As children, we are quickly taught that while sticks and stones may cause grievous corporal damage, our small, innocent bodies still remain impervious to name-calling. Of course, this is a well-intentioned fallacy that parents propagate as way to defend their offspring from the stinging, usually ill-formed verbal attacks from schoolyard bullies.
The fact is that broken bones tend to heal more quickly than the mental injuries inflicted from the poisoned barbs of the spoken word. Heck, as we grow older we learn a contradictory maxim that says the pen is mightier than the sword. So which is it!? Sticks are more powerful than words, but swords aren't? Let me set the record straight - words hurt and so do swords, pointed sticks, etc.
However, words have the ability to physically maim as well - and I'm not talking about uttering 'fire' in a crowded building or to a firing squad. Consider the recent story of the spelling bee contestant fainting upon hearing the word "alopecoid." A seemingly innocent word, - especially since I have no idea what it means - yet it quickly prostrated little Akshay Buddiga. Luckily, he was okay and even spelled the word correctly after regaining consciousness, but his parents might be right to get him interested in a safer hobby, like football.
Say what you want about words, but they're handy little critters, whether they're used for good or evil. In terms of sheer volume of words, English speakers have a distinct advantage over many of their foreign-tongued counterparts. Unlike other languages that try to get the most value and use out of every word without creating new ones, English constantly expands its vocabulary with stupid, unnecessary words. Take "euro-creep" and "info-dump" for example, which were recently added to the Oxford English Dictionary. For a second, I'm inclined to think that the French aren't so off-base in how far they go to protect their language. Just for a second, though.
The one advantage to our superfluous language is in the area of signage. Upon observing signs, clothing tags, etc. that are written in multiple languages, I have noticed that other languages often require at least 30 percent more words to say the same thing in English. I'm sure that if an over-ambitious researcher were to figure out the business impact in terms of costs associated with printing real estate, ink, typesetting, etc, there would be a serious outcry for an increase in foreign vocabulary counts. In case you think I digress, hold on, I'm coming back around.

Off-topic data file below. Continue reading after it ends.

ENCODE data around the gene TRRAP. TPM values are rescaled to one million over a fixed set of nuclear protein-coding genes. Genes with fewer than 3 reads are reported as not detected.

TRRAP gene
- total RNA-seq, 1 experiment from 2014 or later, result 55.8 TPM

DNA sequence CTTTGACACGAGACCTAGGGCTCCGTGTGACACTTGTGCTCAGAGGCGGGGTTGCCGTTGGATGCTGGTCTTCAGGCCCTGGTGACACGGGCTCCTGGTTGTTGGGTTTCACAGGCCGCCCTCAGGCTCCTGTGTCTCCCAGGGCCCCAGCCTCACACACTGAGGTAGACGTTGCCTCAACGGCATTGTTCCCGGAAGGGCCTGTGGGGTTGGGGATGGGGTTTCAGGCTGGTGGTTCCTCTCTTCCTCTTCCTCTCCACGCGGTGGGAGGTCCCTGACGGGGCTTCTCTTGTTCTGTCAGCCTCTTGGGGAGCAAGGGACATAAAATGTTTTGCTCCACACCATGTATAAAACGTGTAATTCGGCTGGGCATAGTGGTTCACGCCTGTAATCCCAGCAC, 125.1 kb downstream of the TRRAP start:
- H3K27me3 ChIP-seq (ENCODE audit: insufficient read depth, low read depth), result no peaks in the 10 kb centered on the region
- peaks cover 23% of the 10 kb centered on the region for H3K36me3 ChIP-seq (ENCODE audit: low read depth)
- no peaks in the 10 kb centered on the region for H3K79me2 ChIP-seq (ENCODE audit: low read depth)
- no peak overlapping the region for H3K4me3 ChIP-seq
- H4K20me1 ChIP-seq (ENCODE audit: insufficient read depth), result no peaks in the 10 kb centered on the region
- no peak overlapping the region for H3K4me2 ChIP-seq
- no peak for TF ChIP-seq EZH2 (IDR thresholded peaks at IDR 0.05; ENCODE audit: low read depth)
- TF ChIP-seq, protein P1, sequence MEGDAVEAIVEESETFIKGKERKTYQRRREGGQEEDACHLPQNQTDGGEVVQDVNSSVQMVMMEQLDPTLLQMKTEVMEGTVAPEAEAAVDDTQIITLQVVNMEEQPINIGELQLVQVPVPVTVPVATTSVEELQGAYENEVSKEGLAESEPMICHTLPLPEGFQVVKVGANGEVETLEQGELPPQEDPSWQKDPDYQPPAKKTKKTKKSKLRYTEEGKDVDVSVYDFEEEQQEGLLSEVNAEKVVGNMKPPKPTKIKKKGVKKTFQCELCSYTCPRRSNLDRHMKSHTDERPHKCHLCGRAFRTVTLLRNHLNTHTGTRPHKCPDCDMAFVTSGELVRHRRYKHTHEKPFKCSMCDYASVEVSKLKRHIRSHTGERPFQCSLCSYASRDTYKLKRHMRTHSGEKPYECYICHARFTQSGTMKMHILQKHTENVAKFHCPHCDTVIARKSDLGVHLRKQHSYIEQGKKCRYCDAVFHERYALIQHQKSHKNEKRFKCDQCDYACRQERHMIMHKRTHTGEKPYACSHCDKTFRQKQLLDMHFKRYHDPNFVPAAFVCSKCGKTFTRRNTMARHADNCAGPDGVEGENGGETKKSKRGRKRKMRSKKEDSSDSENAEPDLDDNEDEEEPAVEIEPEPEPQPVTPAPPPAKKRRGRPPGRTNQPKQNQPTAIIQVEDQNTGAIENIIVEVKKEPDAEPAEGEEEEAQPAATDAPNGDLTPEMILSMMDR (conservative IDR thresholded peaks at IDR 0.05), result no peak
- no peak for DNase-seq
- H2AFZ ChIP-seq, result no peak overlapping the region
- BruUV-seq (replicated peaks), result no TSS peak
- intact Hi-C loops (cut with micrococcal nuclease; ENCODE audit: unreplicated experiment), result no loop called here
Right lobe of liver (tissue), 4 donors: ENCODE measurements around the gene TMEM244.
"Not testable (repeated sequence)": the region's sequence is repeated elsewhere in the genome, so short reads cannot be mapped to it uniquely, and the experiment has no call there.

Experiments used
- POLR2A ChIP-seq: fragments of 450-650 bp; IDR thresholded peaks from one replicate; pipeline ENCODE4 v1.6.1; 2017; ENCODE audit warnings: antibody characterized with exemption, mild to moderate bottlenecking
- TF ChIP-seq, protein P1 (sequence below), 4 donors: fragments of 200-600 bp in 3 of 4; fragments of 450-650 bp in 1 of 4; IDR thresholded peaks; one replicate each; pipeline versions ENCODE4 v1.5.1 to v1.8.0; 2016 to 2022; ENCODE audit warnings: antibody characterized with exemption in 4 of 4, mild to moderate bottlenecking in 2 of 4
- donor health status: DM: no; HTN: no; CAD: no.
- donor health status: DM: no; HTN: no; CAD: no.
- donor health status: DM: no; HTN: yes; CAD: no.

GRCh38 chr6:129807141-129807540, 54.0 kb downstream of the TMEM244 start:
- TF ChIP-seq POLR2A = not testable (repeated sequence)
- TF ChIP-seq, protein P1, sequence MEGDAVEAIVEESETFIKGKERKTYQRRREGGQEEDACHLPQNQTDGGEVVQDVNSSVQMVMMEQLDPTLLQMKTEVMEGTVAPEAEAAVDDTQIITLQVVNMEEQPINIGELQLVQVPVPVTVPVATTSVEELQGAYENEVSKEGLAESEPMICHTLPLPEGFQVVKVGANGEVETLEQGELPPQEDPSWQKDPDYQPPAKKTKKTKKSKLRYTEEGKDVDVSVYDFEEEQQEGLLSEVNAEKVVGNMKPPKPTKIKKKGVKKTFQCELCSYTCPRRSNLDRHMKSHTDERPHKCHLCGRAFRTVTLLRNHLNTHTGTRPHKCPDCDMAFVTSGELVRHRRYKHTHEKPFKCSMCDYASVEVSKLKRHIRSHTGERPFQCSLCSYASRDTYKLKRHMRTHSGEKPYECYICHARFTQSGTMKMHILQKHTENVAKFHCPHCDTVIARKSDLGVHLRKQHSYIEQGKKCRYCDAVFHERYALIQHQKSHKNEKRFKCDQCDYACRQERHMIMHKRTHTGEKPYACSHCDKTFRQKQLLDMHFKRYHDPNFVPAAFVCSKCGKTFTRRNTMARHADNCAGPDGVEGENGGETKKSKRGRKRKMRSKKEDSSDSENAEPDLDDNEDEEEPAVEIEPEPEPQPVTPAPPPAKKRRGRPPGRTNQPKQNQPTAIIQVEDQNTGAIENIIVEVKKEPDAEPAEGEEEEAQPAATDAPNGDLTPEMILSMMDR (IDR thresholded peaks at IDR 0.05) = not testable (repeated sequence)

In order to combat this linguistic disproportion, some signs severely truncate the original message when it's translated into a foreign tongue. Most of the time, this isn't a big deal. Maybe the shampoo container doesn't tell the non-English speaker to rinse and repeat, but the user will probably be able to figure it out or else go around with soapy hair. Not exactly a travesty. However, I noticed a warning sign the other day that perked my attention.
Upon visiting the neighborhood "icky-mart," there was a warning sign posted on the adjacent fence housing a high voltage substation. The sign communicated its message in English, Spanish and graphic icon - the latter looking like Shazam losing a tug-of-war competition. The English text stated the following, "Danger, Hazardous Voltage Inside, Can Cause Injury Or Death, Keep Out!" The Spanish translation simply said "Danger, High Voltage, Do Not Enter."
At first, I felt the sign was being "linguist," that is to say discriminatory towards those unable to speak the dominant tongue. Why should Spanish speakers not be given the full warning? Are they less citizens? Then I realized, that maybe it's because they're smarter and less litigious. Spanish speakers understand that the high voltage is inside and not on the fence, and that the specified voltage can cause injury or death.
English speakers on the other hand have to be told. Otherwise, you would have people suing the power companies saying, "Yeah, it said 'high voltage' and not to enter, but it didn't say anything about it causing injury or death!" It makes me long for the days when a simple "keep out" would serve as a warning and not an invitation. Coincidentally, I found it fitting that the Icky-Mart attendant couldn't be bothered to hang up the phone to utter two simple words of thanks for the purchased milk, but let the 'Thank You' emblazed bag speak for itself.